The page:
Herland and The Yellow Wallpaper by Charlotte Perkins Gilman

File this post under blasts from the past(s). As my 10 years blogiversary approaches, I was feeling nostalgic about my old, hand-coded website, so of course I looked it up on the Wayback Machine. I was braced for something really amazing, and instead I found a website with roughly ten book reviews and three recipes on it. Despite its failure to live up to my memory of it, there were some good things there, and below are reviews of Herland and “The Yellow Wallpaper,” both by Charlotte Perkins Gilman, that I wrote way back in 2003.

Herland by Charlotte Perkins Gilman

I first heard about Herland in my Introduction to Women’s Studies class in Fall 2000, but I didn’t get around to reading it for almost three years. I bought a collected works of Gilman, and I’m incredibly happy with it, though it’s important to say right off the bat that this book is not for everyone. People with absolutely no interest in women’s studies, philosophy, anthropology or even cultural studies aren’t going to get much out of it, though I would still strongly recommend her short stories (particularly “The Yellow Wallpaper”).

Herland is the story of three men, all of whom are explorers, during their stay in the eponymous Herland. They stumble upon this all-female society quite by accident and attempt to learn about their culture while shielding the women of Herland from the truths about their own. They fail miserably, but are accepted into the society, and all three eventually marry. The men in the book are very much stereotypes; there is the southern gentleman who worships the women of Herland, the womanizer who goes near-insane and leaves loathing the women, and the balanced down-to-earth guy who takes his better half back to his (our) society so that she may be able to send a report back home. The women are less stereotypes, but more homogenized, they are all extremely similar and all of the women of Herland embody all of the basic values of our society, both male and female. For example: independence, intelligence, athleticism, temperance, kindness, and self-awareness to name a few.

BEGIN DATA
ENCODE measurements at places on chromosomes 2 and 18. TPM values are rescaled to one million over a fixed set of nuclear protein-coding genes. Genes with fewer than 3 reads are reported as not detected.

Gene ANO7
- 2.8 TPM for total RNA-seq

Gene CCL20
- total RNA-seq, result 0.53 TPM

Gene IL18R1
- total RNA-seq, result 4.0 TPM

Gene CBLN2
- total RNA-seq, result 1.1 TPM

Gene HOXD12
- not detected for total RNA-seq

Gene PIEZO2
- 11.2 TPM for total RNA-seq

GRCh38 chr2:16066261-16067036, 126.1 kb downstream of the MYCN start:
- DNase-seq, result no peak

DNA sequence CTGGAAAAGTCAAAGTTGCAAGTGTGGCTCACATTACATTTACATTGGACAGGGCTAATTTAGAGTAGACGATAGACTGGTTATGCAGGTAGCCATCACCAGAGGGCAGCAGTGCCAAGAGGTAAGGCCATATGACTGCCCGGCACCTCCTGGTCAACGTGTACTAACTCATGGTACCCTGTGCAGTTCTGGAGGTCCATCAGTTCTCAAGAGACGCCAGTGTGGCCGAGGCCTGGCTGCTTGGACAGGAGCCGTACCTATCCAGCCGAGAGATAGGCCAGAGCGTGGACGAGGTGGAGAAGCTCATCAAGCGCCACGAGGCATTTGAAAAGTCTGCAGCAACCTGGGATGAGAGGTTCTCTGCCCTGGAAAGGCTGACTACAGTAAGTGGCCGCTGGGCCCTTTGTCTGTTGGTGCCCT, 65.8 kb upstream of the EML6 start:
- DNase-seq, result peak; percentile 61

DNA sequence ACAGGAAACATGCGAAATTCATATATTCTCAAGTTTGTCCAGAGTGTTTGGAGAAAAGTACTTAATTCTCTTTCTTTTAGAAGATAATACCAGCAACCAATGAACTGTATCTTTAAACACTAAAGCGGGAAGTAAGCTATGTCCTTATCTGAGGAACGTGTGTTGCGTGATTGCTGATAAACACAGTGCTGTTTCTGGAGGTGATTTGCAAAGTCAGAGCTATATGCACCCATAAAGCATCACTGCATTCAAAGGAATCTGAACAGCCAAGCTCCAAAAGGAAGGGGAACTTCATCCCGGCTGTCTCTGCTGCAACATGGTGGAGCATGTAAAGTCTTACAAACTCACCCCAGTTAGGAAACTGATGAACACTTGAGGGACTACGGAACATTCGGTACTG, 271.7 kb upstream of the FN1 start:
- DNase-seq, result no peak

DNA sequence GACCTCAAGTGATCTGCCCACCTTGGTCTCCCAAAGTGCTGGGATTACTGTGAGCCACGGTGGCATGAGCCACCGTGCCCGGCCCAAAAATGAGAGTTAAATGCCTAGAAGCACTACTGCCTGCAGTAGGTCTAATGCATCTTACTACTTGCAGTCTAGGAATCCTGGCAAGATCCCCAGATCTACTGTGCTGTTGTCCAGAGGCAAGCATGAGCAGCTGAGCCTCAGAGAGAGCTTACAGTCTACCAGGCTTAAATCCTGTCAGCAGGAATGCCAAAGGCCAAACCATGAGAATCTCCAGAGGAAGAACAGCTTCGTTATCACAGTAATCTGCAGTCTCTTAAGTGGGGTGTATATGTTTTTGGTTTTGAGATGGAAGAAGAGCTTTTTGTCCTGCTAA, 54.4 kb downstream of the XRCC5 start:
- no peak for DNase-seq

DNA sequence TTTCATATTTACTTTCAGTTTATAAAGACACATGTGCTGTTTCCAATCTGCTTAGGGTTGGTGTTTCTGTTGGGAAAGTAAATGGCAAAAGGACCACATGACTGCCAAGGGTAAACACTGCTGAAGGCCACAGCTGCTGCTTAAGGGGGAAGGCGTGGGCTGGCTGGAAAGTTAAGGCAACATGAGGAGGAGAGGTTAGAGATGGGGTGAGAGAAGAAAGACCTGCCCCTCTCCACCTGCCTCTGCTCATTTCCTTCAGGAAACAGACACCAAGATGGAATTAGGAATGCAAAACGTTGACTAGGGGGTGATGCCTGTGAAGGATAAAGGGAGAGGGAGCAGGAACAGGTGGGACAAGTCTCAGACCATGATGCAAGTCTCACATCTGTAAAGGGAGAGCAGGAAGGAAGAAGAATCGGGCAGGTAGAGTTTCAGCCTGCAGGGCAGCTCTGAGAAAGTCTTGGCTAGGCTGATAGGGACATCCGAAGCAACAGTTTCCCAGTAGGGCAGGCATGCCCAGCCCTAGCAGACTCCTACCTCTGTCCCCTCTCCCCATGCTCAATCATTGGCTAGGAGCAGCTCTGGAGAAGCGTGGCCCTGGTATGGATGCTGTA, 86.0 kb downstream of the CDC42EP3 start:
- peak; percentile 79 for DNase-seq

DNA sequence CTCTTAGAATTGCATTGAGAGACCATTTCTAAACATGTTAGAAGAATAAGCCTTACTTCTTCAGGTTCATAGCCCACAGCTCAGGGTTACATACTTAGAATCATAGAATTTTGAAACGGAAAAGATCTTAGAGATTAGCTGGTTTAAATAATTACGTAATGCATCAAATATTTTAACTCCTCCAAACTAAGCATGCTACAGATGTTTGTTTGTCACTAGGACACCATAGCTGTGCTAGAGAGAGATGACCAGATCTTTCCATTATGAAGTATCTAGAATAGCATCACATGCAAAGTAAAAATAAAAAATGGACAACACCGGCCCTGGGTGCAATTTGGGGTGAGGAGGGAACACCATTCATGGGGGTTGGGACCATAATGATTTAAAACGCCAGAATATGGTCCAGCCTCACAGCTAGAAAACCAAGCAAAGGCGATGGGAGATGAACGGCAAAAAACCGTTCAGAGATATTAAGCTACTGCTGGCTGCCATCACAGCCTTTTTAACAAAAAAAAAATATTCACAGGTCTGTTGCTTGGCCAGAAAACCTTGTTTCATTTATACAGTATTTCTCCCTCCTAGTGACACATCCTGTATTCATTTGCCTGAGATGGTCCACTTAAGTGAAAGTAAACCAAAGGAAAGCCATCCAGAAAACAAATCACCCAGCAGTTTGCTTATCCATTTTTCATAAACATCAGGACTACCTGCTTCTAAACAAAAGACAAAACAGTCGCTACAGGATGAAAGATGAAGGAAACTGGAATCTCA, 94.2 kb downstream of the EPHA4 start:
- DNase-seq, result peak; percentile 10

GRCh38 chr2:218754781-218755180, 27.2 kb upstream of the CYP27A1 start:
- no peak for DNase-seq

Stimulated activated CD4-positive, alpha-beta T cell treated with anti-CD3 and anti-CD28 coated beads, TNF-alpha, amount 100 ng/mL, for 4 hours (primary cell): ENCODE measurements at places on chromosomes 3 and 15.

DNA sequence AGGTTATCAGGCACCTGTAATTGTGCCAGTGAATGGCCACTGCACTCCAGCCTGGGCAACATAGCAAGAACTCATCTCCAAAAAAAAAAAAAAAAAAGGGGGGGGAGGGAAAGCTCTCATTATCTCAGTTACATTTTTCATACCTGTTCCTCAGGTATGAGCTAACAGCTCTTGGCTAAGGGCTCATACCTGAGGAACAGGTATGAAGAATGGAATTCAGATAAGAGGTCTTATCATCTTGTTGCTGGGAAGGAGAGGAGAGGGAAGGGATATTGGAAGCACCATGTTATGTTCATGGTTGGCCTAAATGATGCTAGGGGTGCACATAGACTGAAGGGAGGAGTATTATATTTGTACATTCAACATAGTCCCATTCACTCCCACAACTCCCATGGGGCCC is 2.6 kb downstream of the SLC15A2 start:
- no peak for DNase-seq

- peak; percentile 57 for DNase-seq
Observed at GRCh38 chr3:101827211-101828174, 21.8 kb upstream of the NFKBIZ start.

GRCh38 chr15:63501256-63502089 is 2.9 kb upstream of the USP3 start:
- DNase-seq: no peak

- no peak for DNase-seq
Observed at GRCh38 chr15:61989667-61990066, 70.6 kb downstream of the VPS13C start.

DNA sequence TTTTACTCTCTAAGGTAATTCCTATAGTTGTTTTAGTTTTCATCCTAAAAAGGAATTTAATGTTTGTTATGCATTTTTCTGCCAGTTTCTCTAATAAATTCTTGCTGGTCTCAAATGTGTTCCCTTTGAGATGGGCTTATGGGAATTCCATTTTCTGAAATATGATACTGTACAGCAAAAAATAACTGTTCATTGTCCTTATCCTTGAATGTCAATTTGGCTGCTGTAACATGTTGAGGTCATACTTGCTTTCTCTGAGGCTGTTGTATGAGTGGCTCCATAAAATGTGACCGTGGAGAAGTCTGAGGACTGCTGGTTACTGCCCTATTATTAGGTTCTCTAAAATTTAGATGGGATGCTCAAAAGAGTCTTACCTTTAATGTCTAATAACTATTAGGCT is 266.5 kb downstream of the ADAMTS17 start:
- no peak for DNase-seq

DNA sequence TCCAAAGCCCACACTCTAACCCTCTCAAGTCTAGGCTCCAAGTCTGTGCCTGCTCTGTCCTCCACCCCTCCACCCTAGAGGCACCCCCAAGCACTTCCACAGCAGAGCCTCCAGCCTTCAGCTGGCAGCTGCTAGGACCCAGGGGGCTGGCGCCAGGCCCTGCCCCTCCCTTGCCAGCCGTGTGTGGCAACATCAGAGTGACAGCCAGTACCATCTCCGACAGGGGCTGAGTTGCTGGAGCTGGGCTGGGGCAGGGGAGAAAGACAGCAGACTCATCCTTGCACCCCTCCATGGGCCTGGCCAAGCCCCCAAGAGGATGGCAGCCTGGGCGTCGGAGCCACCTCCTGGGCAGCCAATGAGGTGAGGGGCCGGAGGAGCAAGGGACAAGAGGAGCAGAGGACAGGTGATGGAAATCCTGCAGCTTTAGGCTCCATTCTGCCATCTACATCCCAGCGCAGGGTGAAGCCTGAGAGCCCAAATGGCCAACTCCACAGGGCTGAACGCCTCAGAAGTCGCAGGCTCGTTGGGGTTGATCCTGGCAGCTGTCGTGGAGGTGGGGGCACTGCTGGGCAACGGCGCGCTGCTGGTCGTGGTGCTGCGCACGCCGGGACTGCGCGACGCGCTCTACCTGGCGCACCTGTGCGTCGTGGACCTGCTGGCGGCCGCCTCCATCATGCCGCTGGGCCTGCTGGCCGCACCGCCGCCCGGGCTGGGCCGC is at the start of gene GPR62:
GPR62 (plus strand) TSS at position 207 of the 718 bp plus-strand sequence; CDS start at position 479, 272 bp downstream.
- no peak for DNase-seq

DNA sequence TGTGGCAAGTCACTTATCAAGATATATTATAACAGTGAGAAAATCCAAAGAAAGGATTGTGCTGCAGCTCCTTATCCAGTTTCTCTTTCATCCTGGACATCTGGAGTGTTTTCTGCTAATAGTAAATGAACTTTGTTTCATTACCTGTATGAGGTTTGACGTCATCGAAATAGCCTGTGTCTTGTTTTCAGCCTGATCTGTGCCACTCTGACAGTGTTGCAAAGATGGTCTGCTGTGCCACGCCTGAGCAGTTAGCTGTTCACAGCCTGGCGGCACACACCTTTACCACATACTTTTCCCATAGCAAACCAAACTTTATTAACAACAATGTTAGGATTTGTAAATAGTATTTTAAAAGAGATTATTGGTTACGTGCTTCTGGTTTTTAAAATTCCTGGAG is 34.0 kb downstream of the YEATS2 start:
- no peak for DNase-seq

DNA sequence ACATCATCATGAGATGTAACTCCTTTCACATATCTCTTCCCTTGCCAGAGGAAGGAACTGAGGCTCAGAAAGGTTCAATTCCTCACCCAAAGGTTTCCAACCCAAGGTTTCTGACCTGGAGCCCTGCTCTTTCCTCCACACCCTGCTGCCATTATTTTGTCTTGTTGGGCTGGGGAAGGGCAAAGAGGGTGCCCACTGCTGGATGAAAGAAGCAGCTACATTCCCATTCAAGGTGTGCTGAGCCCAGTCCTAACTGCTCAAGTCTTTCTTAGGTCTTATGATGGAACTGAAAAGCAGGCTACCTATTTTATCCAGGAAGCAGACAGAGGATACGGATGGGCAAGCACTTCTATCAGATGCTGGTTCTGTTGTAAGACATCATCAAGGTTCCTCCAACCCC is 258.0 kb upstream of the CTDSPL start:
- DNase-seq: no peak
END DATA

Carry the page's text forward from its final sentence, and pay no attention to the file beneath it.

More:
The real strength of this book is as a work of philosophy, using fiction as an illustrative tool that serves to show how bizarre sex and gender divides really are in society and how their maintenance is out of habit more than practicality. I don’t want to judge this as a work of fiction alone because I really think it’s an amazing piece of fictional philosophy. In short: I liked this book but I wouldn’t recommend it to anyone not interested in the fields it directly pertains to.

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The Princess Bride by William Goldman

The Princess Bride by William Goldman

The Princess Bride by William Goldman is one of those novels that I never though that I would read. To start with: I hated the movie. Just as unpopular a move as hating The Never Ending Story movie (which I do), but I could never get into the bland love story and murder of cute, giant rats. Fezzik and Inigo, of course, were always cool. I ended up picking the novel up to read this summer simply because the teacher who had my classroom before me used their Title 1 funds to buy a whole grip of them. Next year in Literature in the Media I am planning a unit on “classic movies (based on novels, read a book, darn it)” and I wanted to try a novel that the kids might actually, you know, like. They loved Harry Potter, but they also refused to read the book (not a huge loss as the movie is surprisingly close, though the book is subtly better). I know I want to teach Breakfast at Tiffany’s, but I needed some more novels. Time to expand my horizons! Enter William Goldman.

The most notable difference between the novel and the movie is that, in the novel, the frame narrative is much more depressing. It starts with the adult Goldman failing to have an affair because he’s so obsessed with getting a copy of The Princess Bride, a real novel in the novel’s meta premise, for his son. Goldman’s wife is frigid, his son is fat, he hates them for sucking, true, but his hating them also makes it a little hard for us to like him. He is supremely likable when he reminisces about his father, an immigrant, reading the book to him as a sick child, and editing it mercilessly. (That’s where Fred Savage and Colombo come in movie-wise.) Amazingly this frame narrative is completely fictional, which is a relief, because it’s a downer.

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The Hitchhiker’s Guide to the Galaxy by Douglas Adams

The Hitchhiker's Guide to the Galaxy by Douglas Adams